Lisa: Public art has the potential to create a lasting presence in so-called public space and this is something that is important to consider as public art tells the stories of these spaces. So, the importance of public art is within the authorship in terms of whose stories are being told? And what histories/presences do those stories carry? What kind of presence does the public art create within urban space? and how can we use that to transform spaces of whiteness, heteronormativity, heteropatriarchy etc? And I believe that public art can get these conversations started and open important avenues to reflect urban spaces.

A snapshot from Lisa’s Shore Launch project at the Rideau River in Ottawa

SKETCH: What has it been like to work with the artists of MWP?

Lisa: All the projects of MWP are deeply engaged in the process of actual social change and this is extremely special to me because I can see how the work is connected to Toronto communities and each project lead has such strong skills in collaboration. My work with Queering Place touched me on a personal level and working closely with the artists was life changing. As a queer person, I didn’t come out until a bit later in my life and the support and atmosphere of QP reminded me of the difficult times of being unable to express myself in terms of sexual identification, but I would also add that it was healing for me to join the QP crew. I also loved the physical labour on site with that group, we all worked hard together and think that builds a sense of community.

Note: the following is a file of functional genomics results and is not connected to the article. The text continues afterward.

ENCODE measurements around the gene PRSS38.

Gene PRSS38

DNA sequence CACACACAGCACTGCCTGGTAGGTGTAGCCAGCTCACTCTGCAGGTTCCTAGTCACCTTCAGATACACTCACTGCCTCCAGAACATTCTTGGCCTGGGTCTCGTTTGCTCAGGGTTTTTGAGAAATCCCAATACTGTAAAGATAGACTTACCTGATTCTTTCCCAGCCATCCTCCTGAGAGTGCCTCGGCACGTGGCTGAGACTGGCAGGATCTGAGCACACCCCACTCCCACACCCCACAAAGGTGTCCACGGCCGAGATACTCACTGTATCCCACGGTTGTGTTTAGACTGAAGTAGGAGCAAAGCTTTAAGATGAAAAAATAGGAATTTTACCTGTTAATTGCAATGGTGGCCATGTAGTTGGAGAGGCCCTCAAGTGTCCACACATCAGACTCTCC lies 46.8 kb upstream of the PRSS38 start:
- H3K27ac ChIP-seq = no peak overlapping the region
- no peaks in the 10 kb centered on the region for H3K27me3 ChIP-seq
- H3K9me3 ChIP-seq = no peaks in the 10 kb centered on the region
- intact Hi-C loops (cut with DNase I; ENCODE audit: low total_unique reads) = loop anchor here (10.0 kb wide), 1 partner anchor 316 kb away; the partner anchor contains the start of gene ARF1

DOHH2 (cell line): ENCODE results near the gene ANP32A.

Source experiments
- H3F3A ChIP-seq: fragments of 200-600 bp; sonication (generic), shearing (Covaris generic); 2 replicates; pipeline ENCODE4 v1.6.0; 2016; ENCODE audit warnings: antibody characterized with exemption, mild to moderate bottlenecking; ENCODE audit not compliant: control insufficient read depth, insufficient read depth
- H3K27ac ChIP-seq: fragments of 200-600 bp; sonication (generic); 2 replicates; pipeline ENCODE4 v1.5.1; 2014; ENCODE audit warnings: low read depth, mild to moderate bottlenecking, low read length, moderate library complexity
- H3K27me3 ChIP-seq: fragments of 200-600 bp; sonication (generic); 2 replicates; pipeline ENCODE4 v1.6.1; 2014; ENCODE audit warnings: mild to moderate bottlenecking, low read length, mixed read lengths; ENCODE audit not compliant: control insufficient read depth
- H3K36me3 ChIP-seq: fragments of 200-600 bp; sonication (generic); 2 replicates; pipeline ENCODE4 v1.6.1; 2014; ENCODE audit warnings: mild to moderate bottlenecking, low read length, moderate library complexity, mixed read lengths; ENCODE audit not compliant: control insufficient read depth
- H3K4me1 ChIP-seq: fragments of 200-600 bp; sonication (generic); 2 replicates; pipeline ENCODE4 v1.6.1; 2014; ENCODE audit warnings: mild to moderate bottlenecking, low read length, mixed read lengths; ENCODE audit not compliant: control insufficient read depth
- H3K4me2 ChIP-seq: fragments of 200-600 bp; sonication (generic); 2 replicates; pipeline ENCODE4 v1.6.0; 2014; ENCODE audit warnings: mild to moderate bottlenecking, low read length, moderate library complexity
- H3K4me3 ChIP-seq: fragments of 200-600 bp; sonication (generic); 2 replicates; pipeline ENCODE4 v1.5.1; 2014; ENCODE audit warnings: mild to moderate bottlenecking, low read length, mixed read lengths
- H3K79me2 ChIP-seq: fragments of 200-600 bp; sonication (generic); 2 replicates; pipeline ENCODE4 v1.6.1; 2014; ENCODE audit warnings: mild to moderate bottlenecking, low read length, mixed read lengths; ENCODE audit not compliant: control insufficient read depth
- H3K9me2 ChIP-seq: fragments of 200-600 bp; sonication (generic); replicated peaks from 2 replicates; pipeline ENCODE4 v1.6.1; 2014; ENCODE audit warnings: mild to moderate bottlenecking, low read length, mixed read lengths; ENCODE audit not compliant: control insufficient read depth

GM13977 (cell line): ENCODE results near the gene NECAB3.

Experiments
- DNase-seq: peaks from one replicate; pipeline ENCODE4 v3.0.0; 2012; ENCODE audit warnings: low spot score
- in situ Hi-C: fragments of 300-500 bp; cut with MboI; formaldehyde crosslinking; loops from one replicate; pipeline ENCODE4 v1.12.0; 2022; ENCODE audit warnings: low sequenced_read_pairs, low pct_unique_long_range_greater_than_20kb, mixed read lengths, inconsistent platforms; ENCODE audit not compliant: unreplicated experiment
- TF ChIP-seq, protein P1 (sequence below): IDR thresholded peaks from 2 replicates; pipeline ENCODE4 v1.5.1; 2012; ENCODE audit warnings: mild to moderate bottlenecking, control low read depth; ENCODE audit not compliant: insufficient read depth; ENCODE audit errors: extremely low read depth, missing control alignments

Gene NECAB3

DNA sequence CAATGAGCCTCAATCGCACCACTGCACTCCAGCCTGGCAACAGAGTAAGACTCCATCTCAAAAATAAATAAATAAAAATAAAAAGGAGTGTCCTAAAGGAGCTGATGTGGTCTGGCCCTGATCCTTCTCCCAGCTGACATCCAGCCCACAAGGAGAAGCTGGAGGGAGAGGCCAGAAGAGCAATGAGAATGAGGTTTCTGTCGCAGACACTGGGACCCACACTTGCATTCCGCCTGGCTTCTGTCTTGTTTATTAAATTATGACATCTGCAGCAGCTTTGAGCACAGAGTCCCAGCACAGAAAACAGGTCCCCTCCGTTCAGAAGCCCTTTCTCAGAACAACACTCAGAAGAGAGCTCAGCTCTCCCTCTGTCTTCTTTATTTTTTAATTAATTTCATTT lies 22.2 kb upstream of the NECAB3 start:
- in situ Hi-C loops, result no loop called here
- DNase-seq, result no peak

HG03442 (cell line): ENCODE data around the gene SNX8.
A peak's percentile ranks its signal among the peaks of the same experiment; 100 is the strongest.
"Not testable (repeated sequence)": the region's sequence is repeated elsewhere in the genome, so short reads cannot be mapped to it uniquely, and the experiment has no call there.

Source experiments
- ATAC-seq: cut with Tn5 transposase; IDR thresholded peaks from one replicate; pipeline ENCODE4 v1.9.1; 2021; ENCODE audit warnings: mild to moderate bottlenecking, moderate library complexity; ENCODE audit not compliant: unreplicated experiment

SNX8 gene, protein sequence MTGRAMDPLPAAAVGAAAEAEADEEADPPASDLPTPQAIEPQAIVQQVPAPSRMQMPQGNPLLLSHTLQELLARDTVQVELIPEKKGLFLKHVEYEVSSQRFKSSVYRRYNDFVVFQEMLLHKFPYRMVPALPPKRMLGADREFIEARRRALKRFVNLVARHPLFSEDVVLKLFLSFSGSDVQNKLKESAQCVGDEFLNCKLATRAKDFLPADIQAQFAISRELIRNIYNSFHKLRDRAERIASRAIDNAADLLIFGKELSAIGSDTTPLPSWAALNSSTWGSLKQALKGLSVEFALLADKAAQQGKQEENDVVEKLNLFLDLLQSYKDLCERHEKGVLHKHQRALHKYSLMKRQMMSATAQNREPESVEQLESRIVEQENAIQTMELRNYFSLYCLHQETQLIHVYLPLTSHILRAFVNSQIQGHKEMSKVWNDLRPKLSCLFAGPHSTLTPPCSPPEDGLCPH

Queering Place’s Artists-in-Residence working on installation in the summer

SKETCH: What do you want the audience to take away when they engage with these projects?